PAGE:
Learning of spatial structures

Spatial structures of objects, or spatial configurations, are one field of application of dynamic visualizations: a learner can follow the change in perspective towards an object because either a virtual camera moves around the object, or the object is rotated and modified in front of a camera which is set in a fixed position. Compared to static visualizations (e.g., cross and longitudinal sections), this may help cognitive processing. Visualizations such as these can overburden learners.

 Spatial configurations, however, are often visualized with rather complex, intuitively designed tracking shots, zooming ins and outs, rotations, cuts, and cues - whose effects have not been identified individually. Thus, in one of our current experimental studies, we investigate the focused utilization of animations to assist spatial understanding by incorporating inter-individual differences in spatial abilities.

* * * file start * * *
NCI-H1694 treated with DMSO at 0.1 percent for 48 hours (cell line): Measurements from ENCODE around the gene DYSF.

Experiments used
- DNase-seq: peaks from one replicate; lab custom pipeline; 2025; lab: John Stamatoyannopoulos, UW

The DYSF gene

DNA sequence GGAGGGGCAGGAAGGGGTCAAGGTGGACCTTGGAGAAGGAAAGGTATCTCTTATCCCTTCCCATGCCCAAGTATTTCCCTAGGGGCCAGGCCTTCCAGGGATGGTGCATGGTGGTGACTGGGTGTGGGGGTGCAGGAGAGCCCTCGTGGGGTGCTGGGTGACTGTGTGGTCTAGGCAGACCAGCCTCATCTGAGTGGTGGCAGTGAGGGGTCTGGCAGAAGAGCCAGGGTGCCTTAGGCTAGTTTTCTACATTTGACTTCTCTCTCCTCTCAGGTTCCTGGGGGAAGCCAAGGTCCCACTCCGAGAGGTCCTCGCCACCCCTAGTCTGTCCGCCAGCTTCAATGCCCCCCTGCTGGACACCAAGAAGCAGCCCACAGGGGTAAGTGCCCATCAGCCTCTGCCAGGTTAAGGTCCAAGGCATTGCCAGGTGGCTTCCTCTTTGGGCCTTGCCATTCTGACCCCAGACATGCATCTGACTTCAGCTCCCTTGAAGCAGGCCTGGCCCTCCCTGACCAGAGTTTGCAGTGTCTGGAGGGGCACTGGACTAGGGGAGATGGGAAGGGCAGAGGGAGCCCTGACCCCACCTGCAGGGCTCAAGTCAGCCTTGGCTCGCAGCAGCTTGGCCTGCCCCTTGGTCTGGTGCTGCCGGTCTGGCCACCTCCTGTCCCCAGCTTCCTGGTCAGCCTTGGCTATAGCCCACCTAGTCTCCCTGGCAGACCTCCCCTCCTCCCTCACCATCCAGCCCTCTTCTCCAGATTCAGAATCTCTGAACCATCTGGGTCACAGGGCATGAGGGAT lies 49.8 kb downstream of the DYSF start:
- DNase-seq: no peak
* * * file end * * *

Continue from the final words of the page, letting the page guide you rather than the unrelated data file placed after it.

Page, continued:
Münzer, S. (2012). Facilitating spatial perspective taking through animation: Evidence from an aptitude-treatment-interaction. Learning and Individual Differences, 22, 505-510. doi: 10.1016/j.lindif.2012.03.002